For the Lakers, It's Search and Recovery After Collapse
Los Angeles Looks For Answers on The Offensive End
Saturday, June 14, 2008; Page E04
LOS ANGELES, June 13 -- It no longer seems to be a matter of if but when the Los Angeles Lakers will lose to the Boston Celtics. It could happen Sunday in Game 5 or Tuesday in 6. It may even take seven games. But failure appears to be imminent.
None of the 28 teams that trailed 3-1 in the NBA Finals has ever come back to win. And if the Lakers are able to win Game 5, no team has won Games 6 and 7 on the road since the NBA moved to the 2-3-2 format in 1984.
But the Lakers have so much more than history to overcome, starting with themselves. They have Phil Jackson, regarded as the game's best coach, and Kobe Bryant, the league's most valuable player. But through four games, that has yielded just one jet-lag-assisted victory.
The Lakers still have to figure out how to consistently play the efficient offense that allowed them to steamroll through the Western Conference this postseason. They've done it for quarters, some halves, but never a full game. They also will have to recover from blowing a 24-point first-half lead -- and a 20-point lead with 18 minutes remaining -- in the 97-91 home loss in Game 4.
Jackson met with his team Friday morning, showed them some film of the loss, but sent them home without practice. His players needed time to rest and think about how to extend this series, he said.
"I just told them as a team, they had their heart ripped out. It's tough to recover from that, but they will. This thing is not over," Jackson said. "We have two days to work on things we need to work on. We have guys that are well conditioned at this time, and we need rest and recuperation in this situation, probably more psychologically than we do physically."
The frustration of a devastating, historic collapse bubbled over near the end of their loss on Thursday. After Sasha Vujacic provided no resistance to Ray Allen's game-clinching layup with 16 seconds remaining, a Lakers employee tried to console him and Vujacic angrily knocked the hand from his shoulder. Vujacic then buried his head in a towel.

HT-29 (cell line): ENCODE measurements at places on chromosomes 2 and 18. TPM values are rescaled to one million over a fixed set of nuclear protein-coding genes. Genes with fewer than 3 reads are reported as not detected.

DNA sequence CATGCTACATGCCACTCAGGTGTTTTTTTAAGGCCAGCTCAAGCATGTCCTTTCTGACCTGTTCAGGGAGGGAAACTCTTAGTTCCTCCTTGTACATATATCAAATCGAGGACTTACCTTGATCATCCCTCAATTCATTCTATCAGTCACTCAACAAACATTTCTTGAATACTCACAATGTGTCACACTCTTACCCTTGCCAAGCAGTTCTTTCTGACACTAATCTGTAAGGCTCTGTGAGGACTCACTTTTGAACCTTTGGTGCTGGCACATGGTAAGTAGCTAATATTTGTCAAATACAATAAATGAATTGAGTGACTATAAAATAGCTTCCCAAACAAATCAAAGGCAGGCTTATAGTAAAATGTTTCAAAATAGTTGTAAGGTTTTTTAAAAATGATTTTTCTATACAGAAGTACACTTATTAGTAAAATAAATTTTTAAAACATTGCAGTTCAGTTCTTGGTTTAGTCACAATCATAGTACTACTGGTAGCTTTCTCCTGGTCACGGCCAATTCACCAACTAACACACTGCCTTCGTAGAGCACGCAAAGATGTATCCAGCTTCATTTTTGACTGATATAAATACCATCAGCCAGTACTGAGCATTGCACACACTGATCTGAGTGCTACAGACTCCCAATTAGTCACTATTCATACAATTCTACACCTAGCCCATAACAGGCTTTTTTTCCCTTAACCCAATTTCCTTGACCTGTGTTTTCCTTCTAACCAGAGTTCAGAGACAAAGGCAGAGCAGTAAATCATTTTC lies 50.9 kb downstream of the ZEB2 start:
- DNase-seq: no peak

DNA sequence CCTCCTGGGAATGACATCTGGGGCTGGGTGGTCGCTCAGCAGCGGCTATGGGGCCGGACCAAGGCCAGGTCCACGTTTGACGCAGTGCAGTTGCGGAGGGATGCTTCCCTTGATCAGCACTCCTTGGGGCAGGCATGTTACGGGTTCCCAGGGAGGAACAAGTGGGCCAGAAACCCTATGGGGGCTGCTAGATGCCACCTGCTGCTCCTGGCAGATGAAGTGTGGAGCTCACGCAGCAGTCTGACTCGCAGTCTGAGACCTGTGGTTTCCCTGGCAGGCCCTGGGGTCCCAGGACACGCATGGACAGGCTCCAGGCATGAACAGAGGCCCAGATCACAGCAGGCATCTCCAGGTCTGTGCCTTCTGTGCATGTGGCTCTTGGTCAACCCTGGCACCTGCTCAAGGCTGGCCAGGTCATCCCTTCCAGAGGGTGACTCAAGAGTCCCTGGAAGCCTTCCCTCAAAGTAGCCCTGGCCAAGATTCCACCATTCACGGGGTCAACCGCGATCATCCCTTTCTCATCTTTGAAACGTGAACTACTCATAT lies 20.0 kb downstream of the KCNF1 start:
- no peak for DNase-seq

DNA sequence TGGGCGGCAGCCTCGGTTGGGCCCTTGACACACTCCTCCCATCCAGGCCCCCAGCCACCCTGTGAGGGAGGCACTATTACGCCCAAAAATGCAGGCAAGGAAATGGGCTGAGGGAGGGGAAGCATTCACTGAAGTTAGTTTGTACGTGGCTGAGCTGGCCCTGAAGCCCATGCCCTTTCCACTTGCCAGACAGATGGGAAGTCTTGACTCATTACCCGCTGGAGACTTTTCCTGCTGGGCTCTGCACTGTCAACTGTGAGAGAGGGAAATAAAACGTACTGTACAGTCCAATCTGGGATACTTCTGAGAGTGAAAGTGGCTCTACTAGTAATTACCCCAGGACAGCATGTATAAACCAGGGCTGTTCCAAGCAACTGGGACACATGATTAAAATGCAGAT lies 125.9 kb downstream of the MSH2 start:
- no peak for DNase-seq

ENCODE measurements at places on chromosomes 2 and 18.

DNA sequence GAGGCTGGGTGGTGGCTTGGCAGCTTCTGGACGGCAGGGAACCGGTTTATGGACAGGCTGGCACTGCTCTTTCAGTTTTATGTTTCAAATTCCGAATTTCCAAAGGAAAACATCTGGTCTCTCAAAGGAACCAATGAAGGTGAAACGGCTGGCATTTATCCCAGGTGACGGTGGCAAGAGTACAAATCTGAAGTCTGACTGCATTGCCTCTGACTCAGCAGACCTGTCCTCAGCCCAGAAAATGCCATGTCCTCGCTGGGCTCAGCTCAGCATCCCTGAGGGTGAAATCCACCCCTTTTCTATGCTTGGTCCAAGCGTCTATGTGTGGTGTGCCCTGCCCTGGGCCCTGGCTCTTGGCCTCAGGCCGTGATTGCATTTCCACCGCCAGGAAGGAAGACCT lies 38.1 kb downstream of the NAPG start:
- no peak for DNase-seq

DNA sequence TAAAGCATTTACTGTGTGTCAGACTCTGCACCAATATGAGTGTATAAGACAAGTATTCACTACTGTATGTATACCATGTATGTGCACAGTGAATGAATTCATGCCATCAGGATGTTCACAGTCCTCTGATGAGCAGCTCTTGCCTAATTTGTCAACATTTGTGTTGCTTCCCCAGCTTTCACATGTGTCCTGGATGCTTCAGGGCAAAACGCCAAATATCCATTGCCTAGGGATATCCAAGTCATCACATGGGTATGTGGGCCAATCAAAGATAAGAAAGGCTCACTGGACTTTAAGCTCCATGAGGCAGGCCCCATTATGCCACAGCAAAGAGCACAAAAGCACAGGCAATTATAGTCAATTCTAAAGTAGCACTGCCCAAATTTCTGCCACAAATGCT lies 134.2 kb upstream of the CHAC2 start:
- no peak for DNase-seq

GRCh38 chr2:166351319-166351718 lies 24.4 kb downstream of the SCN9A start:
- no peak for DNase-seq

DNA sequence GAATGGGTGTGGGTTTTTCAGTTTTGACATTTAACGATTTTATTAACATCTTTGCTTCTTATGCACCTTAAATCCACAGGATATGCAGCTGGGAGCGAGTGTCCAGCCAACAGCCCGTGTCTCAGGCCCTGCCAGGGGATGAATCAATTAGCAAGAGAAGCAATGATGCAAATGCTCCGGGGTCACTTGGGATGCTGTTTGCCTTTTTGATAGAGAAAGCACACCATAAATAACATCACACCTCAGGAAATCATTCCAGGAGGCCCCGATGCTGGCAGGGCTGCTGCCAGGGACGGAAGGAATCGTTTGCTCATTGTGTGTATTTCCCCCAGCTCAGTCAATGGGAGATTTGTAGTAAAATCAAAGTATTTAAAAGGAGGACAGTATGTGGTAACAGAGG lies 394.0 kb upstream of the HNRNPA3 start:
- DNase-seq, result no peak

And, as the final seconds ticked off the clock, Bryant didn't bother to stay on the floor as he walked toward the locker room while Vujacic's final shot hit the back of the rim. In the locker room afterward, forward Vladimir Radmanovic called it the "worst loss I've ever had in my career."
As he has all series, Bryant tried to mask his displeasure with humor, saying the Lakers had "wet the bed" and needed some wine, beer and a few shots to recover. "About 20 of them," he said, which would have been funnier if he hadn't actually needed 19 shots to score 17 points.
"We let a huge opportunity slip away, so I'm upset, hurt, disappointed," Bryant said. "It's a huge loss, no doubt about it."
This is the second consecutive time that the Lakers have reached the NBA Finals only to find themselves trailing 3-1 in the series. In 2004, they also were the favorites against the Detroit Pistons but lost in five games as the team dealt with several issues: The Shaquille O'Neal-Kobe Bryant era was closing, Jackson was a lame-duck coach, Karl Malone got hurt and Gary Payton appeared finished.
This time around, much of the drama surrounding the Lakers is absent. But the Celtics have consistently disrupted them on offense, stifling Bryant while often forcing most of the other Lakers to go into hiding in the fourth quarter. "If you've paid attention to them all year, usually the first half is team ball, second half is usually Kobe takes over the games," Celtics forward Kevin Garnett said.